Blog Action Day 2008: My experience with poverty

Posted by gminks in blogging | Tagged , , | 6 Comments

Today is Blog Action Day, and the topic is fighting poverty. One of my colleagues at EMC has already posted his Blog Action post (go see Steve Todd’s post).

I thought I would just tell my story. I grew up in Northwest Florida. My father got out of the Air Force as a conscientious objector when I was 5 years old, right at the end of the Vietnam Conflict. I have always wondered if his decision was prompted by the fact that my Uncle, who was an MIA, was left in a POW camp when the US pulled out of Vietnam.

My parents had 5 kids that were aged five and under when my father got out of the Air Force. The decision he made pretty much sealed our economic status: I grew up POOR. Poor as in not being able to buy shoes even though the soles were gone. Poor as in not being able to afford to get new glasses.

I always have been very smart. My mom told me a story recently that my kindergarten teacher told her that they had never seen a student like me: I could read before I got to kindergarten but I couldn’t hold a pencil or scissors. Back in the day such poor dexterity would have triggered all sorts of special ed tests, but they didn’t have anything to explain my reading ability (sounds familiar to me now..). I was classified as gifted, and went to the Learning Center (a place for gifted kids) once a week from 3rd – 5th grade.

But I didn’t go to college. I didn’t realize it was an option – I thought it was too expensive. (There were some other social issues, but I don’t want to go into that right now). So I did what lots of poor girls do: I got married. I had kids. I got divorced.

My brother convinced me to go to college. He said the government would pay for it. I was amazed to find out he was right! Why hadn’t anyone told me about that before? The further I got into college and could see how there are institutional barriers that prevent poor people from getting lots of things: education, medical care, simple respect, the angrier I got. My undergrad degree is in Information Studies, and learning how to refine my information seeking skills has continued to open doors for me. It was instrumental in pulling me out of poverty.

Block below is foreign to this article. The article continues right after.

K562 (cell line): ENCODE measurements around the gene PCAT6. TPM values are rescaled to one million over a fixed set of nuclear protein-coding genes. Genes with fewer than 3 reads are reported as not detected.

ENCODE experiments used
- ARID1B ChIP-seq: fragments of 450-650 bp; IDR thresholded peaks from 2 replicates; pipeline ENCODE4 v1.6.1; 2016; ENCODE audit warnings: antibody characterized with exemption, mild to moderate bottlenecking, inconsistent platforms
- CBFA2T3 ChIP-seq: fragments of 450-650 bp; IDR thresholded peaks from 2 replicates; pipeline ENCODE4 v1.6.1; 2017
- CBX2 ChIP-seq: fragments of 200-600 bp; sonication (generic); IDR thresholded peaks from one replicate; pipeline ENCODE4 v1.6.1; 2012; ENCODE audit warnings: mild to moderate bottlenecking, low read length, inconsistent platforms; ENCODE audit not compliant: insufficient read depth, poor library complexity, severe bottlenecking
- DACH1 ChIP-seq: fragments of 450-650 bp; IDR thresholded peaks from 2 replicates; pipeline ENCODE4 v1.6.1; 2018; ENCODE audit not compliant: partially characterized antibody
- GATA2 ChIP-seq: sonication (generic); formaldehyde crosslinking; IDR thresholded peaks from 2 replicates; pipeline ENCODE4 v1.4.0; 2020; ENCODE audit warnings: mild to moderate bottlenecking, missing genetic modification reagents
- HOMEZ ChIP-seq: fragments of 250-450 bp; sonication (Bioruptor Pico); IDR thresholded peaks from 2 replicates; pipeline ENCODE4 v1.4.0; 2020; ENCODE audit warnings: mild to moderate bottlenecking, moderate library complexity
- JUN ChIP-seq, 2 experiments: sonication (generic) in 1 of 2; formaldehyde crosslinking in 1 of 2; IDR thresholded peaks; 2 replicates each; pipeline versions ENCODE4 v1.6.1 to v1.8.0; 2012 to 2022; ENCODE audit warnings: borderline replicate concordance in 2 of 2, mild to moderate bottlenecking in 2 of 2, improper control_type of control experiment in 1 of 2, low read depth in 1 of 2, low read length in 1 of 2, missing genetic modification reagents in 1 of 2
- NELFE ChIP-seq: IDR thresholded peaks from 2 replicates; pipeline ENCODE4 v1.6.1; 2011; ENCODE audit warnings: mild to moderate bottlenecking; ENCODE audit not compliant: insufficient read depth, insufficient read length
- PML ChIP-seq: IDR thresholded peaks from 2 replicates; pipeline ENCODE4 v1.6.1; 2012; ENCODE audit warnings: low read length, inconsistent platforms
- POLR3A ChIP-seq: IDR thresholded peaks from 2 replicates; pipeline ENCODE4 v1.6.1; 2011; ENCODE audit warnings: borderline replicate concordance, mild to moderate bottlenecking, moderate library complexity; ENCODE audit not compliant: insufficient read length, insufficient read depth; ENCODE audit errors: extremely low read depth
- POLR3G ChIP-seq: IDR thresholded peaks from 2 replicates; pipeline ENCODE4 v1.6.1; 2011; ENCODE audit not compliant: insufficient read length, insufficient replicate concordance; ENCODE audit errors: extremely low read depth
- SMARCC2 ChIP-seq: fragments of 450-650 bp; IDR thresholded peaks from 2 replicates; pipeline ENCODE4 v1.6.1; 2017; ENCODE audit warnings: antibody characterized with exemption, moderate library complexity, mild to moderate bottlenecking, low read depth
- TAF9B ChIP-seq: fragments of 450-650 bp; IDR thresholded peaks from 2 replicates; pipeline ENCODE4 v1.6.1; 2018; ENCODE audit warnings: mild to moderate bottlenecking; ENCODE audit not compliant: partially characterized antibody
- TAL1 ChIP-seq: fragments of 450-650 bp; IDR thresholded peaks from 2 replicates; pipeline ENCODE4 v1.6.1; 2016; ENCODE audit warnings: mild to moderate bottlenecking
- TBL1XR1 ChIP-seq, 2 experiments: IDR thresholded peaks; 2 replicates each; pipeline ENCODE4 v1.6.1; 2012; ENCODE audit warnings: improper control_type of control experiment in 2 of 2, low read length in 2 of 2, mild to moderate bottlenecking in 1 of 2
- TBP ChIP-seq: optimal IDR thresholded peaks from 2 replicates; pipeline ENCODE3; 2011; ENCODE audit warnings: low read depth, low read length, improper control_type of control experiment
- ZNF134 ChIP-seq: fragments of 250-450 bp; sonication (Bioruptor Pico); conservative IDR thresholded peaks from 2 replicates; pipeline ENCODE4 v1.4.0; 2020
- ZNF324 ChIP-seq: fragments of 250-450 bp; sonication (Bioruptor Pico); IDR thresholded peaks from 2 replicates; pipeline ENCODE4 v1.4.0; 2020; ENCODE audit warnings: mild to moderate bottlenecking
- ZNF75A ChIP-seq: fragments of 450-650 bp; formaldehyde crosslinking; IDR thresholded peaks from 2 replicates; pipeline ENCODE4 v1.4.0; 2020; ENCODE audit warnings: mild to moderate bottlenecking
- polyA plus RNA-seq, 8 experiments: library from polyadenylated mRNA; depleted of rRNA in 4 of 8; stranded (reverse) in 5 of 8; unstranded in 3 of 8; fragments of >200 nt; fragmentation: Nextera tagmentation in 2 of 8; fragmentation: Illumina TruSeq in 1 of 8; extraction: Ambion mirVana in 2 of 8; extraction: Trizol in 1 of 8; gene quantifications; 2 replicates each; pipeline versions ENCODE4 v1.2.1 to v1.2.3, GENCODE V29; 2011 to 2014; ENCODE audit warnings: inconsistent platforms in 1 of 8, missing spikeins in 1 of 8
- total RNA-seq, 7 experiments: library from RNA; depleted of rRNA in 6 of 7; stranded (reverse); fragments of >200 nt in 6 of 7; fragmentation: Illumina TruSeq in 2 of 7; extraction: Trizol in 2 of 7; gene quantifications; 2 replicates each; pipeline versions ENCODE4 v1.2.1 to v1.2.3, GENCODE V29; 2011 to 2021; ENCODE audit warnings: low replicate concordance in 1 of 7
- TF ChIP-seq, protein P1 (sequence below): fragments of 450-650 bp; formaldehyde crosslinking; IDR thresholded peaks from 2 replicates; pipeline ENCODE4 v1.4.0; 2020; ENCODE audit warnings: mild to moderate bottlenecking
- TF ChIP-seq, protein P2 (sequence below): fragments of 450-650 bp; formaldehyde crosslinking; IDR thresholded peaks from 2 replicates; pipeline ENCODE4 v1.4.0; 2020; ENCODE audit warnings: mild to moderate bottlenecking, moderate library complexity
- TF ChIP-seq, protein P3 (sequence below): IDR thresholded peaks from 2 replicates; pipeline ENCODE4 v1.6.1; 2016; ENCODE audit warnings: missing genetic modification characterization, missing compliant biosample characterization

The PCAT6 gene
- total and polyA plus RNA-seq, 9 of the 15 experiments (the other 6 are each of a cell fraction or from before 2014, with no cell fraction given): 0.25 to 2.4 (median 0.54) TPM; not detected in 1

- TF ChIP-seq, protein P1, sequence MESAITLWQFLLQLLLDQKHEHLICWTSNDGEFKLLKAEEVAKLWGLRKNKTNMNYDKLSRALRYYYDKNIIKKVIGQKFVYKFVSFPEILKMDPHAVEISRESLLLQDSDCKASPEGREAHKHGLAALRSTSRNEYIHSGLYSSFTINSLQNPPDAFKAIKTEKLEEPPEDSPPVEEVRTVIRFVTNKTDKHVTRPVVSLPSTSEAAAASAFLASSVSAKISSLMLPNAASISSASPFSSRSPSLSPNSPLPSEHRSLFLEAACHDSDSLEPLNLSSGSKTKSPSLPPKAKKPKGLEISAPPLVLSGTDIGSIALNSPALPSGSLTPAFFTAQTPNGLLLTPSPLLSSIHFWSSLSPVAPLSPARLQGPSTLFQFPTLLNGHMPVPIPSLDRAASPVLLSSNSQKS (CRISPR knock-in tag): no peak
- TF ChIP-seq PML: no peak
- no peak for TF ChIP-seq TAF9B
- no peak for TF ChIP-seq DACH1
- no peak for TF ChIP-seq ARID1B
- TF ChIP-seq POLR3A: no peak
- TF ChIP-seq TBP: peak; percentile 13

This entire time we were still so poor. I supported the kids with sporadic child support on about $10K a year. I do not know how I did it. Lots of Hunt’s tomato sauce. I hate that stuff! We hardly ate meat until my town got a Super Walmart, even then I only bought it when it was  marked down. I would go on dates to eat and order pasta so I could bring it home to the kids so we could have something different. I worked two jobs until I came to work for EMC. And just made it work.

I’m lucky. I got a degree, and was able to get insurance for my kids. I can afford to give them anything they need, and most things they want. We never go hungry (I think we actually all have issues with food since we went without for so long). I am also lucky I had friends who would not allow me to feel sorry for myself, who constantly reminded me to put the kids first. They would chastise me if I got down and did stupid things to numb the pain that poverty brings. I would never have made it without them loving me enough to yell at me.

Here are my action items for those of you who are fortunate enough to have never lived in poverty:

  • Most people do not choose to be poor. If they do, you may be surprised at their reasons
  • Food Stamps and Welfare are a joke. If you are willing to give up 2 days of your time a month and all of your private information to get that help, then you are in dire straights. The CEOs who caused the banking  mess get the good welfare, the poor folks get screwed on this one!
  • Don’t give stuff you wouldn’t eat to the food drives. People only go get handouts if they are in dire straights and it takes a toll on your soul. No one wants Spam (unless they are in Hawaii maybe)
  • Sponsor one of the Christmas tree kids, and spoil that kid as much as you can. They won’t expect it, their name was probably put in by a social worker. It may be the first time they ever get a brand new toy in a box!!! (yes speaking from experience on that one)
  • Be nice to people, even if they have turned to drugs or alcohol to numb their pain. It is painful to be poor, to work your butt off, and to still just stay poor. Don’t make it worse!
  • Don’t assume people are poor because they do drugs or drink too much. I couldn’t afford either one!

6 Responses to Blog Action Day 2008: My experience with poverty

  1. Pingback: Blog Action Day 2008 - Poverty — Dave Talks Shop

  2. Thank you for sharing this , Gina. You have an amazing story … and you’re certainly among the smartest people I know. Can’t wait to see what you pull off next! Polly

  3. Ed Webb says:

    Thanks, Gina. You inspired me to join in with Blog Action Day – – I only wish I had something to share as inspiring as your story.

  4. Barry R says:

    thanks for sharing Gina,

    I grew up in a working class family in Dublin in the 70’s when unemployment and poverty made it feel like a third world country but the one thing that we had and that comes through in your story was the richness and power of the human spirit.

    I never went hungry (though sugar and banana sandwiches get old fast) but I never got that new red bike I wanted for Christmas either.

    I love buying toys in the annual Holiday drive and plan to do it again this year.

    thanks for reminding me why we need to think of others when economic times get tough…

  5. Deepa says:

    What a post. I am lost for words. Except to say, Thanks Gina for sharing.

  6. Pingback: Women in Technology – tell your story! | Adventures in Corporate Education

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